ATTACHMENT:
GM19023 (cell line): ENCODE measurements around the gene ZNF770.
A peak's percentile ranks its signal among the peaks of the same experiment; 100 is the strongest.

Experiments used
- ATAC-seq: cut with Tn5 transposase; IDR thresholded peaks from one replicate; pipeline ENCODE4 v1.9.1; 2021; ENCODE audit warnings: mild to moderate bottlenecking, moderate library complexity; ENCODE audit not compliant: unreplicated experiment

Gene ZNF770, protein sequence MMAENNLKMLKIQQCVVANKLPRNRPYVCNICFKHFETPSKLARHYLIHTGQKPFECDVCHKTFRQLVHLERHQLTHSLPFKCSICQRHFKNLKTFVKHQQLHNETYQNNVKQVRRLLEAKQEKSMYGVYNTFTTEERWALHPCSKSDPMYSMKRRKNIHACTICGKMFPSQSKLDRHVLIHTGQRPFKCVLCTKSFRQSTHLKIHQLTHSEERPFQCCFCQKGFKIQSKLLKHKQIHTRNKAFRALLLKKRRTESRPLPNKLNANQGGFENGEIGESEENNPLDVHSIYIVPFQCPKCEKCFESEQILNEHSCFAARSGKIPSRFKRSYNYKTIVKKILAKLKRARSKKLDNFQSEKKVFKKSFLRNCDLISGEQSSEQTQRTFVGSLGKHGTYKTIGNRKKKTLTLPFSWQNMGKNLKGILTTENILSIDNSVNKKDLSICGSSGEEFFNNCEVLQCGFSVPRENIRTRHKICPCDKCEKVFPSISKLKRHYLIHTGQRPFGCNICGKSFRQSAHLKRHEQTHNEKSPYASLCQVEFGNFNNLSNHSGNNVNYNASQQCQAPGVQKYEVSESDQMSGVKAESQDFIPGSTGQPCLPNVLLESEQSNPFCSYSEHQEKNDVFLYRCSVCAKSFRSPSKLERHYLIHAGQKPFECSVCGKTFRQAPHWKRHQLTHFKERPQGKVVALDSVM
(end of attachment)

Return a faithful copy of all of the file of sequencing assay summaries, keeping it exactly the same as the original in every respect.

GM19023 (cell line): ENCODE measurements around the gene ZNF770.
A peak's percentile ranks its signal among the peaks of the same experiment; 100 is the strongest.

Experiments used
- ATAC-seq: cut with Tn5 transposase; IDR thresholded peaks from one replicate; pipeline ENCODE4 v1.9.1; 2021; ENCODE audit warnings: mild to moderate bottlenecking, moderate library complexity; ENCODE audit not compliant: unreplicated experiment

Gene ZNF770, protein sequence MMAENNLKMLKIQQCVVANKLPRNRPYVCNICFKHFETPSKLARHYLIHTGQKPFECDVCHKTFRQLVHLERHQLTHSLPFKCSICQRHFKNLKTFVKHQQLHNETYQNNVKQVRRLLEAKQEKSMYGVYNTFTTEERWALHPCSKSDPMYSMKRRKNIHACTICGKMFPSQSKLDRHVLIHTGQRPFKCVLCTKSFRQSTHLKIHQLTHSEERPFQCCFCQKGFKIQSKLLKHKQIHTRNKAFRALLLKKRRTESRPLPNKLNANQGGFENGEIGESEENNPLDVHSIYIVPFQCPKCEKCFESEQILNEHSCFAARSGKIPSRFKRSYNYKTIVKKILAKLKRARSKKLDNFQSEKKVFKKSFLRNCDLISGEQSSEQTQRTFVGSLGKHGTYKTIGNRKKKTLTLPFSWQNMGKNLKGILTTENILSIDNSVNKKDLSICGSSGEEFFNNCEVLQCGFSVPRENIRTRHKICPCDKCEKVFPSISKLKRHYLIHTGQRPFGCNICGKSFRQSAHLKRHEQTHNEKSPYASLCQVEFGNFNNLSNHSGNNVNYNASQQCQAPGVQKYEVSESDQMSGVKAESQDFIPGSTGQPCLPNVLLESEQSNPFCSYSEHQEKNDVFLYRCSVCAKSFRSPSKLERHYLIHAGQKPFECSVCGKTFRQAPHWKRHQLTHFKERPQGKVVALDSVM